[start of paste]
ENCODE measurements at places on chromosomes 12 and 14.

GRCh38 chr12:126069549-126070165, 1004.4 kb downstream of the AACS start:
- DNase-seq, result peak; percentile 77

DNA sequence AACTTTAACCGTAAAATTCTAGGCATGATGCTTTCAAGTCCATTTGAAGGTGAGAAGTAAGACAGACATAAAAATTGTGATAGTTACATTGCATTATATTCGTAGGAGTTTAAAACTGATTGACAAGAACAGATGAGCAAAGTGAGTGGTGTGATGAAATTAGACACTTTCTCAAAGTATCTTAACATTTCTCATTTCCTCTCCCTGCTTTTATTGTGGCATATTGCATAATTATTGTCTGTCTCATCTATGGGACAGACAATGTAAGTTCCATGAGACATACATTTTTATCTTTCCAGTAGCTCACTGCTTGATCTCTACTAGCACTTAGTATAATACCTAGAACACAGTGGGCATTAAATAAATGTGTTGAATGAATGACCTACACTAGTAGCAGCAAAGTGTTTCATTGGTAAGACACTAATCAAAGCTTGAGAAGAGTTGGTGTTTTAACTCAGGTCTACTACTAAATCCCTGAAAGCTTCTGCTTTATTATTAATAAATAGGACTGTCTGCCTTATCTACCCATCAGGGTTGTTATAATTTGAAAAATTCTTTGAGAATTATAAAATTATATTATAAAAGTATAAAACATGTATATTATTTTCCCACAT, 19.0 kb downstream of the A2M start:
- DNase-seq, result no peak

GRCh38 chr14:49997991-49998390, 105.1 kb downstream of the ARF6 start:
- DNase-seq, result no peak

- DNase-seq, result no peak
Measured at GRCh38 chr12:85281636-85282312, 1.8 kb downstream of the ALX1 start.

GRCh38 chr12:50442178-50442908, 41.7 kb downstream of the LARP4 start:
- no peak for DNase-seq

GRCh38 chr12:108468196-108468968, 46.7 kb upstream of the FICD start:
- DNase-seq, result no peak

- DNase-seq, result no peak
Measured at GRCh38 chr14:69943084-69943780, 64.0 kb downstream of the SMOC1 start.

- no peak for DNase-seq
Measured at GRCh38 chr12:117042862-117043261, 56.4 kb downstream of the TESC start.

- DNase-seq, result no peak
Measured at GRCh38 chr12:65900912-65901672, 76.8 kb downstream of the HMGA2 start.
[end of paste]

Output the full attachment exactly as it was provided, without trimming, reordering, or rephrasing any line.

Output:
ENCODE measurements at places on chromosomes 12 and 14.

GRCh38 chr12:126069549-126070165, 1004.4 kb downstream of the AACS start:
- DNase-seq, result peak; percentile 77

DNA sequence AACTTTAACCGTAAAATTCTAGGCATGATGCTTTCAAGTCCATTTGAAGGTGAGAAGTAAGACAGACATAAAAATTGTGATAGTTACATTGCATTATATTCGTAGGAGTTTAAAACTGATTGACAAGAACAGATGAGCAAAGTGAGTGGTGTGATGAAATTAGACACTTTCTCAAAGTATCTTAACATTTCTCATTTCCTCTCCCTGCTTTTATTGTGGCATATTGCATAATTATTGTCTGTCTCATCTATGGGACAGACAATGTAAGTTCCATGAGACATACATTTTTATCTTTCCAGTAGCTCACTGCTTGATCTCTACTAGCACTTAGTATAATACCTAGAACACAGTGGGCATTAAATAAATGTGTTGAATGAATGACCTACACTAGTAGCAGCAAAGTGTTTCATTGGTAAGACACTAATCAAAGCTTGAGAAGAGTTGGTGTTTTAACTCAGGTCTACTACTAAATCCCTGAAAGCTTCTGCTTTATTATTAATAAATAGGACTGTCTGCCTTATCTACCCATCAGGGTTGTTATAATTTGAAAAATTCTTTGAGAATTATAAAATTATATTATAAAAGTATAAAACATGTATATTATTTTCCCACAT, 19.0 kb downstream of the A2M start:
- DNase-seq, result no peak

GRCh38 chr14:49997991-49998390, 105.1 kb downstream of the ARF6 start:
- DNase-seq, result no peak

- DNase-seq, result no peak
Measured at GRCh38 chr12:85281636-85282312, 1.8 kb downstream of the ALX1 start.

GRCh38 chr12:50442178-50442908, 41.7 kb downstream of the LARP4 start:
- no peak for DNase-seq

GRCh38 chr12:108468196-108468968, 46.7 kb upstream of the FICD start:
- DNase-seq, result no peak

- DNase-seq, result no peak
Measured at GRCh38 chr14:69943084-69943780, 64.0 kb downstream of the SMOC1 start.

- no peak for DNase-seq
Measured at GRCh38 chr12:117042862-117043261, 56.4 kb downstream of the TESC start.

- DNase-seq, result no peak
Measured at GRCh38 chr12:65900912-65901672, 76.8 kb downstream of the HMGA2 start.